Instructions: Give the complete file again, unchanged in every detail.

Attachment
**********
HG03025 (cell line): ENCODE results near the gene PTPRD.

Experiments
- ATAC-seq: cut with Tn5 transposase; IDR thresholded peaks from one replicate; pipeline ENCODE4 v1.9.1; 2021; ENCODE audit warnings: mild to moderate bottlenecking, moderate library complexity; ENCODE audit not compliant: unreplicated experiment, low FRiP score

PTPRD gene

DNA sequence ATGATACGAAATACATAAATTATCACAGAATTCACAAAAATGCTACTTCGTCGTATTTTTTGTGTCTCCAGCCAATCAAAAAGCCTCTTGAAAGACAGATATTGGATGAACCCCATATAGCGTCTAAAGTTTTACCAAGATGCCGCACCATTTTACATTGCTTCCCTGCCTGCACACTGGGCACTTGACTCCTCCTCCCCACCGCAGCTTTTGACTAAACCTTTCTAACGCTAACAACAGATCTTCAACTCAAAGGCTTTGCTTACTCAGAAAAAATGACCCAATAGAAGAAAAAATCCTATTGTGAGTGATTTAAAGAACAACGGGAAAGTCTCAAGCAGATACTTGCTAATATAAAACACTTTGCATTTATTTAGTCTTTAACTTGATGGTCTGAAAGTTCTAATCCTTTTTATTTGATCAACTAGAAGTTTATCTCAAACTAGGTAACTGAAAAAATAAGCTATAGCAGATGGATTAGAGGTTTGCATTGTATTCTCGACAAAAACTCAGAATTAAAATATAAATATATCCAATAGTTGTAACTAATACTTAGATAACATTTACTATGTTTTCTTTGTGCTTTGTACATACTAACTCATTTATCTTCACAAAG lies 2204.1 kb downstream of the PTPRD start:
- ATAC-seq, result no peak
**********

HG03025 (cell line): ENCODE results near the gene PTPRD.

Experiments
- ATAC-seq: cut with Tn5 transposase; IDR thresholded peaks from one replicate; pipeline ENCODE4 v1.9.1; 2021; ENCODE audit warnings: mild to moderate bottlenecking, moderate library complexity; ENCODE audit not compliant: unreplicated experiment, low FRiP score

PTPRD gene

DNA sequence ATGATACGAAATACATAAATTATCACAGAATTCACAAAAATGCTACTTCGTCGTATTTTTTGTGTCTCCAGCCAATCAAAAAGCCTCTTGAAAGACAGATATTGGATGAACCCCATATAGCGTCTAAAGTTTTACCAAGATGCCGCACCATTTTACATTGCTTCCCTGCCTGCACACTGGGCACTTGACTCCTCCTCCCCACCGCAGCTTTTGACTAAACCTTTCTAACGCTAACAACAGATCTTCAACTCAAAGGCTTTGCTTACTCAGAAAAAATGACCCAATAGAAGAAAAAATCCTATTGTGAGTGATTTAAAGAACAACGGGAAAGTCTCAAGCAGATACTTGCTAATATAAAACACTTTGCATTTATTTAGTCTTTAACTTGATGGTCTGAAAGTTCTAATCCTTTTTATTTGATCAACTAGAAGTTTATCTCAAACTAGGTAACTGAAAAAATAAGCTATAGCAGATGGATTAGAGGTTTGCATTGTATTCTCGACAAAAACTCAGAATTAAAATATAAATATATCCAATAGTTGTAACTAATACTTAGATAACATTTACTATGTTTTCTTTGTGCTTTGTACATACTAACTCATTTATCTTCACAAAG lies 2204.1 kb downstream of the PTPRD start:
- ATAC-seq, result no peak